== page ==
TanaOnce upon a time there was a girl by the name of Tana, and she was in love with Jason. Now Jason worked on a crabbing boat just off the Aleutian Islands, and they didn’t see each other nearly as much as they’d like. But they had set a Christmas wedding. Jason was flying home, and it was going to be perfect.

But, as in all romantic stories, not everything went according to plan. Before they could make all the arrangements, Jason was called back to the boat. After he complained to his captain that he’d had to come back before they could tie the knot, the captain stroked his chin.  Why not have the wedding on the boat? 

After much thinking and talking back and forth, Tana agreed. I mean, who wouldn’t love getting married on a boat in Dutch Harbor, Alaska in March!

But again, there must be conflict. 

The boat had to catch its quota before it could return to Dutch Harbor, so Tana would only have a ten-day notice. Finally the call came and Tana set out with two friends to fly to Alaska. Right in the middle of the worst ice storm in West Tennessee. They slipped and slid to Nashville to catch the plane, where they waited for over twenty hours to take off. That’s what every bride dreams of—puffy eyes from no sleep.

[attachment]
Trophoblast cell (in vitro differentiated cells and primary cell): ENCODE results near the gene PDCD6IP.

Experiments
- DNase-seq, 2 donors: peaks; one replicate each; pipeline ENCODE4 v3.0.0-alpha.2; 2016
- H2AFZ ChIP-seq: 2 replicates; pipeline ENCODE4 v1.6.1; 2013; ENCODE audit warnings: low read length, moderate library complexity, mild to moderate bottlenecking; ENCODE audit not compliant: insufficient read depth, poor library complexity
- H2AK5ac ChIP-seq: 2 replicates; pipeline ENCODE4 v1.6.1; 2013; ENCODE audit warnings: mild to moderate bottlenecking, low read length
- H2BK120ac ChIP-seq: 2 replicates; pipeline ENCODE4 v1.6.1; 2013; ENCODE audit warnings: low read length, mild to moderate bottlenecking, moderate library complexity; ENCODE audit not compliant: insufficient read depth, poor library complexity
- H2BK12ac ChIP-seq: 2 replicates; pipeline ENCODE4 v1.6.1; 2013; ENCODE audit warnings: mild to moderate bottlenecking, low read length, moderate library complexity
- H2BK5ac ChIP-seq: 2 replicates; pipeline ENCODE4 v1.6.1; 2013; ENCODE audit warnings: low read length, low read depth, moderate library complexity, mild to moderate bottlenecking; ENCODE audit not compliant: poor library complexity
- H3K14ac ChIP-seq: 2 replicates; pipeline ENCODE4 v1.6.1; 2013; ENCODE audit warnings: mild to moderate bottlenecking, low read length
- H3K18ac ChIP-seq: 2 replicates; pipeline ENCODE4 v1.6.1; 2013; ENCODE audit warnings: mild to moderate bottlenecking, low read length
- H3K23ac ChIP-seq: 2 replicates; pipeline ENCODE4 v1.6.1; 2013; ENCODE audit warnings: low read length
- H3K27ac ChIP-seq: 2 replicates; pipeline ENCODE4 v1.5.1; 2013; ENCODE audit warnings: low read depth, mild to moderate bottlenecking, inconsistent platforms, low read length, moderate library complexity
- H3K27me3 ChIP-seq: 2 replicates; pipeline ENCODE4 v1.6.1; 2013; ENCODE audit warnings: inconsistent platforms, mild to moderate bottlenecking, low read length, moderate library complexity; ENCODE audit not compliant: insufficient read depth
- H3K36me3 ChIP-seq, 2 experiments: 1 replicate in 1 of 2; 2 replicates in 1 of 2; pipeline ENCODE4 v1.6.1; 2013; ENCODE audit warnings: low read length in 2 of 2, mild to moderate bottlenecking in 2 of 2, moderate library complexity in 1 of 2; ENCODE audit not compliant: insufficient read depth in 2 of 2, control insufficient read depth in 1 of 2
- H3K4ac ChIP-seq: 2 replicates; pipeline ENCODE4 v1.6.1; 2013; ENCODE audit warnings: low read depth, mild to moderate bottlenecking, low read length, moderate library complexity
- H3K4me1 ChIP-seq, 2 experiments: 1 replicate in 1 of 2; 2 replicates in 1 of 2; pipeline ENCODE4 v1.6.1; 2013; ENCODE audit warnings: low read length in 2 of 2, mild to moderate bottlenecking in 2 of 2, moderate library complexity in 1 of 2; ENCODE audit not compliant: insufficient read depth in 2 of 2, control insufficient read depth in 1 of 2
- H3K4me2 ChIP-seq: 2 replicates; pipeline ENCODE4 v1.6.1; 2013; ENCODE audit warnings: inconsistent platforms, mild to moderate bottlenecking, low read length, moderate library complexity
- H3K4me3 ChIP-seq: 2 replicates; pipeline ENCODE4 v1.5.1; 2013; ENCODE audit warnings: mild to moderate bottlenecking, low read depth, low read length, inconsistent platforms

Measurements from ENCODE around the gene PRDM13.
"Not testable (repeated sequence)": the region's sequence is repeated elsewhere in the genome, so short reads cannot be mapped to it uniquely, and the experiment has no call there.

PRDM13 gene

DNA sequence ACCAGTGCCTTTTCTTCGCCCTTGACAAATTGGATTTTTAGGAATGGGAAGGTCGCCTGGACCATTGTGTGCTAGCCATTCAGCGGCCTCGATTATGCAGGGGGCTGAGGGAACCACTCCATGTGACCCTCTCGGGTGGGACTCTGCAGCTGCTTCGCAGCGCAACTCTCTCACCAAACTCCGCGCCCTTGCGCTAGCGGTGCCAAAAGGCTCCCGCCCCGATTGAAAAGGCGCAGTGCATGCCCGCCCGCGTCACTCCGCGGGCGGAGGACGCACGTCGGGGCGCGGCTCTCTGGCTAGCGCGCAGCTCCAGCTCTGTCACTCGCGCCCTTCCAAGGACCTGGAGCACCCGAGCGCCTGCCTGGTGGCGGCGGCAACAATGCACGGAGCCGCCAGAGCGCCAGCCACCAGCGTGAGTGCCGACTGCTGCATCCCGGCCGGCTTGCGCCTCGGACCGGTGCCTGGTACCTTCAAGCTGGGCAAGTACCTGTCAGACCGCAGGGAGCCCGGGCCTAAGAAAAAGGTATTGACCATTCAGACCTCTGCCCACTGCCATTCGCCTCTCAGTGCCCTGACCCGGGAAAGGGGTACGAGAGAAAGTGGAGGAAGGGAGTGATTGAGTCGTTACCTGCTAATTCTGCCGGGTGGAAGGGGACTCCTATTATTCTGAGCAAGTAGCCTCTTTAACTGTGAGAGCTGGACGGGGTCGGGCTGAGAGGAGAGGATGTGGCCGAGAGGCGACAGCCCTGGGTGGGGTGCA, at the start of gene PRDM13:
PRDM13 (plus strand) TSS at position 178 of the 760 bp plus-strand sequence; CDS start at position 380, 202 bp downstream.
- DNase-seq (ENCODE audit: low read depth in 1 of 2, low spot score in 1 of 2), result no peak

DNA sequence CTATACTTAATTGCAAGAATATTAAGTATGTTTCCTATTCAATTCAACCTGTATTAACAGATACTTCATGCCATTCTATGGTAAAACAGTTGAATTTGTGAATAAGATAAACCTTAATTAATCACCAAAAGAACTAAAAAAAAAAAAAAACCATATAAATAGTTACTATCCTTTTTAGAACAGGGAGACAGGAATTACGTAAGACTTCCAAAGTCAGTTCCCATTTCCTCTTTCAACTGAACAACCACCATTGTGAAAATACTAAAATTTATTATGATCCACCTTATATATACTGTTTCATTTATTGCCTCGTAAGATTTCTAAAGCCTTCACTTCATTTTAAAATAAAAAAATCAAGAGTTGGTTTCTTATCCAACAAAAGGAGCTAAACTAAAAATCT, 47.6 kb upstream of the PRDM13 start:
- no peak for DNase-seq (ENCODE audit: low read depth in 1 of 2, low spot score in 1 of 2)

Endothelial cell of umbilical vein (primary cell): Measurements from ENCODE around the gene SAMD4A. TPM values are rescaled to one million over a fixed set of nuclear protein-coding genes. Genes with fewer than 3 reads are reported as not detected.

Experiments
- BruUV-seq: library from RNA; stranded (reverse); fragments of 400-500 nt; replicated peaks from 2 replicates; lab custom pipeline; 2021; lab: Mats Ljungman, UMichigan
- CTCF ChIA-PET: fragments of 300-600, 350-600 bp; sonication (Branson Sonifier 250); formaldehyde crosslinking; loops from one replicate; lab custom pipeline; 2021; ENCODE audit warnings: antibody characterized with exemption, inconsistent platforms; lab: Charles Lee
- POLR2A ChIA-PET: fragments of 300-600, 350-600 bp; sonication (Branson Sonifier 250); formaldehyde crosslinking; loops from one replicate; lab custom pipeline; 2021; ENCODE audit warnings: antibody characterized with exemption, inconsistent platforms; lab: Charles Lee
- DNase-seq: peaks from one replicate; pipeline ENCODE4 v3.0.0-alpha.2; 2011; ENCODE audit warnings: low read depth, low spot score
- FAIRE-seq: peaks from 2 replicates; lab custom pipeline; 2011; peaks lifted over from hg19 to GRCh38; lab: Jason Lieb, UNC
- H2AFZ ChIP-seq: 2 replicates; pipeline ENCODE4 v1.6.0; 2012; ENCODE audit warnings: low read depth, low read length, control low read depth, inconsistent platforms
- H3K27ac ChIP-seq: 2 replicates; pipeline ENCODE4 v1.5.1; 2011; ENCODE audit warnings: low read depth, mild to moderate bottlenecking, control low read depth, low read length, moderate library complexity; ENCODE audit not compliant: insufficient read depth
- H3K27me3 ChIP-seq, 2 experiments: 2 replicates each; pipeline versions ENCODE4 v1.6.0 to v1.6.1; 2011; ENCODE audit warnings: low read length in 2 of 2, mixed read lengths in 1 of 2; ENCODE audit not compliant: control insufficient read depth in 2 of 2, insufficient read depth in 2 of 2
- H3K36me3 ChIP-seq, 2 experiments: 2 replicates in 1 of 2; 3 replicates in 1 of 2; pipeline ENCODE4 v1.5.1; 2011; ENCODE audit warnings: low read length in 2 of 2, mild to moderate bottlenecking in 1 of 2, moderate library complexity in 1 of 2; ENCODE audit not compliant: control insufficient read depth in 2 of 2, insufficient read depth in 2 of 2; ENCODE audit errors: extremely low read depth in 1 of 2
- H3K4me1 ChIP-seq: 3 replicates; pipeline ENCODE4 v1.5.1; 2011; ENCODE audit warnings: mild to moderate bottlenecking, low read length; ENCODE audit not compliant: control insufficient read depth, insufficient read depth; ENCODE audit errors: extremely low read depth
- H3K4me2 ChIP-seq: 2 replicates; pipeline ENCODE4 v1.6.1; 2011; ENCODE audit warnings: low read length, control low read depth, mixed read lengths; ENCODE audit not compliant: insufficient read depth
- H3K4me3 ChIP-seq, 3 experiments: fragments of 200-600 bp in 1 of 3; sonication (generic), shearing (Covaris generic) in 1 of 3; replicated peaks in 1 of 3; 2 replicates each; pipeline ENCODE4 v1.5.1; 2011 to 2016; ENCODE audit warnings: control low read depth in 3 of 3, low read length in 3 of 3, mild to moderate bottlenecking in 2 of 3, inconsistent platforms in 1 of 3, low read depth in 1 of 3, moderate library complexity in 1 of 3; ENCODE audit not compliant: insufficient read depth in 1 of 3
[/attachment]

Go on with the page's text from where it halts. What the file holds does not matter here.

While in the airport a news crew arrived to do a story on the iced-in airport and discovered Tana’s story. They interviewed her, but she never saw the story because…FINALLY the plane was able to take off and eventually they flew into Dutch Harbor.

Friend waiting with her at airport
dutch harbor

And then the wedding preparations began!

getting ready

 

Finally everything was ready, even the groomsman and flower girl, and Tana made her way to her husband-to-be.

Groomsman and flower girlTana's wedding walk

And then the vows.

Tana's vows (1)

And FINALLY…

the kiss

After which was a reception with their friends.

reception Tana's cake Tana's flowersTana and Jason and friends

And then the Captain gave up his cabin for the trip to Seattle for their honeymooon…

into the sunset

Oh! There’s one more thing about this wedding…except I can’t tell you what it is…not until sometime in July, so stay tuned!

Can you see how this could be used for a story?

Kindergarten Crushes: All About Love

I’m pretty sure I was born a hopeless romantic. It made me sad to see anything alone. Every night I lined my bed with my stuffed animals, and if one fell out, I couldn’t rest until it was snuggled up with the others. I just knew it would be scared and lonely on the floor.

 

Jill K Little

This is a photo of me and my cousin after raiding my aunt’s dress-up bin. Love my wig with the Detroit Tigers hat!